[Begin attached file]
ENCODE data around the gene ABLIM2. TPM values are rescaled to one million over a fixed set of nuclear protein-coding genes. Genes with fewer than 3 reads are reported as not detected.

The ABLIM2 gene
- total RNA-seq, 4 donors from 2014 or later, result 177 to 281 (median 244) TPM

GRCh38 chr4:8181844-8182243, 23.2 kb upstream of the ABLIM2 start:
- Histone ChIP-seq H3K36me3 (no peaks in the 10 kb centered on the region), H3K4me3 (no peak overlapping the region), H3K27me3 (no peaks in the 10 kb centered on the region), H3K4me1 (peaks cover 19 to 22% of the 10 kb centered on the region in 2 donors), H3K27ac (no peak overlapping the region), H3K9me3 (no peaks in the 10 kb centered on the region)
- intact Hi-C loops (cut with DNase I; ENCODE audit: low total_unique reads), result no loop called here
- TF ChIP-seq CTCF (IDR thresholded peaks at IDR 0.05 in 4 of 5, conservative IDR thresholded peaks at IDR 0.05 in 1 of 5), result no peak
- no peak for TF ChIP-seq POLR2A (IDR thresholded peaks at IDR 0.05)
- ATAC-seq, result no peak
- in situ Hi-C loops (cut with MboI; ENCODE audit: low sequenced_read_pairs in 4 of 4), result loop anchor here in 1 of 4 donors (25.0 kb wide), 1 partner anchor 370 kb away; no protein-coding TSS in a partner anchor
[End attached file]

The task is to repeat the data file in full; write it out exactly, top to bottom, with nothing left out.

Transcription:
ENCODE data around the gene ABLIM2. TPM values are rescaled to one million over a fixed set of nuclear protein-coding genes. Genes with fewer than 3 reads are reported as not detected.

The ABLIM2 gene
- total RNA-seq, 4 donors from 2014 or later, result 177 to 281 (median 244) TPM

GRCh38 chr4:8181844-8182243, 23.2 kb upstream of the ABLIM2 start:
- Histone ChIP-seq H3K36me3 (no peaks in the 10 kb centered on the region), H3K4me3 (no peak overlapping the region), H3K27me3 (no peaks in the 10 kb centered on the region), H3K4me1 (peaks cover 19 to 22% of the 10 kb centered on the region in 2 donors), H3K27ac (no peak overlapping the region), H3K9me3 (no peaks in the 10 kb centered on the region)
- intact Hi-C loops (cut with DNase I; ENCODE audit: low total_unique reads), result no loop called here
- TF ChIP-seq CTCF (IDR thresholded peaks at IDR 0.05 in 4 of 5, conservative IDR thresholded peaks at IDR 0.05 in 1 of 5), result no peak
- no peak for TF ChIP-seq POLR2A (IDR thresholded peaks at IDR 0.05)
- ATAC-seq, result no peak
- in situ Hi-C loops (cut with MboI; ENCODE audit: low sequenced_read_pairs in 4 of 4), result loop anchor here in 1 of 4 donors (25.0 kb wide), 1 partner anchor 370 kb away; no protein-coding TSS in a partner anchor